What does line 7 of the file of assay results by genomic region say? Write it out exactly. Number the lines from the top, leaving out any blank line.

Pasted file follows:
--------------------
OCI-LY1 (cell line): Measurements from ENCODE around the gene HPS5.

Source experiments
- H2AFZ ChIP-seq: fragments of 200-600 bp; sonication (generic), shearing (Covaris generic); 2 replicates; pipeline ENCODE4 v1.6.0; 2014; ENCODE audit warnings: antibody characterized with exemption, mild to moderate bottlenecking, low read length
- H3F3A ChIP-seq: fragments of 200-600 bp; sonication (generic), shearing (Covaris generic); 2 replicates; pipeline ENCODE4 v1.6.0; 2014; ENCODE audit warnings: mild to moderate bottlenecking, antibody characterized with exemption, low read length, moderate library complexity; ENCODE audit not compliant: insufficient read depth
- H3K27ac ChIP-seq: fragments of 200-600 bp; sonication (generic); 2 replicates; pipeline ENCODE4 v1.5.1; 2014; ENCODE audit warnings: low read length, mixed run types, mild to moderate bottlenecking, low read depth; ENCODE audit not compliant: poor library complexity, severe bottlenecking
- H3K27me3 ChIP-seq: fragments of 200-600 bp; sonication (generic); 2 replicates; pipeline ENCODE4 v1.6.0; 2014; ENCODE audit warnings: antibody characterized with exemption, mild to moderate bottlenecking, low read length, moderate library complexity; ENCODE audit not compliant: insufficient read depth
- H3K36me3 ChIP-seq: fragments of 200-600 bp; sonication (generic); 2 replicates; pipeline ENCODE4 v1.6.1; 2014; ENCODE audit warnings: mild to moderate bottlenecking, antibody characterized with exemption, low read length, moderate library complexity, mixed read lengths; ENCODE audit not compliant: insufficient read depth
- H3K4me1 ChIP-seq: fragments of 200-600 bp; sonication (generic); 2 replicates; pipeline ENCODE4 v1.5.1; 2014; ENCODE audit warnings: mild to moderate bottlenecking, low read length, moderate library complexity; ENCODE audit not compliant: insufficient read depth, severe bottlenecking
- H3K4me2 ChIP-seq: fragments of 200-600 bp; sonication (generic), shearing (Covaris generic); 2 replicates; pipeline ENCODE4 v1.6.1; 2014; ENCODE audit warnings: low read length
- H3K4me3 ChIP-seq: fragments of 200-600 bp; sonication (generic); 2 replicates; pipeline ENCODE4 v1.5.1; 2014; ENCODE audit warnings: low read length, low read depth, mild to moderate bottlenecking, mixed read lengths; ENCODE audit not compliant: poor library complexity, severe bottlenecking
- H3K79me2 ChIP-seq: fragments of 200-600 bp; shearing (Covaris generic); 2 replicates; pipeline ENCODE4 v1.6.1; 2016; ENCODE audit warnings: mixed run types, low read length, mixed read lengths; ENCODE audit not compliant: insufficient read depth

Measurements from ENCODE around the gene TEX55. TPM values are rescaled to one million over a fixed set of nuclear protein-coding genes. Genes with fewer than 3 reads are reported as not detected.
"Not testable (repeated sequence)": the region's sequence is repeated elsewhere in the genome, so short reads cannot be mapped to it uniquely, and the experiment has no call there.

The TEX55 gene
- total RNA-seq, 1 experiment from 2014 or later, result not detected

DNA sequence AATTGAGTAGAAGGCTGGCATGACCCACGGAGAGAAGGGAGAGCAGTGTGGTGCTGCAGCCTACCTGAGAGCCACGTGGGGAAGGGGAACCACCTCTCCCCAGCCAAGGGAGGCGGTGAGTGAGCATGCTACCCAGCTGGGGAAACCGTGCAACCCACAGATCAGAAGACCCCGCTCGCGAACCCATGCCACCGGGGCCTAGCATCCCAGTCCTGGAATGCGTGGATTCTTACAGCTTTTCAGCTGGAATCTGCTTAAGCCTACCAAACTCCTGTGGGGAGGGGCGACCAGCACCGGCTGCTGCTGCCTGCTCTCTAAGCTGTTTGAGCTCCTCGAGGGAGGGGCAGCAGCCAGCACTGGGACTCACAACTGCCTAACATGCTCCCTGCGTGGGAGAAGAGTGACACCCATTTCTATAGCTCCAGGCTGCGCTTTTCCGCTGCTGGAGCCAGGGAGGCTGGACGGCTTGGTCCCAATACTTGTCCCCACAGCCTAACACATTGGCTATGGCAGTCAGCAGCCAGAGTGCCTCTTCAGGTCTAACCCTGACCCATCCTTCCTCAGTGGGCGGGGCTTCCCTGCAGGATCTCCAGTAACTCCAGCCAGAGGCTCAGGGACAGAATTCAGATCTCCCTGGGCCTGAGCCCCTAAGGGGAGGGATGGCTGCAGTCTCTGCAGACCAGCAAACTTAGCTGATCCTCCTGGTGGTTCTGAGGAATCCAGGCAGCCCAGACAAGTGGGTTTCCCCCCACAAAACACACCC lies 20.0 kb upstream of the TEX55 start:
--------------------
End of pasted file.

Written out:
- H3K36me3 ChIP-seq: fragments of 200-600 bp; sonication (generic); 2 replicates; pipeline ENCODE4 v1.6.1; 2014; ENCODE audit warnings: mild to moderate bottlenecking, antibody characterized with exemption, low read length, moderate library complexity, mixed read lengths; ENCODE audit not compliant: insufficient read depth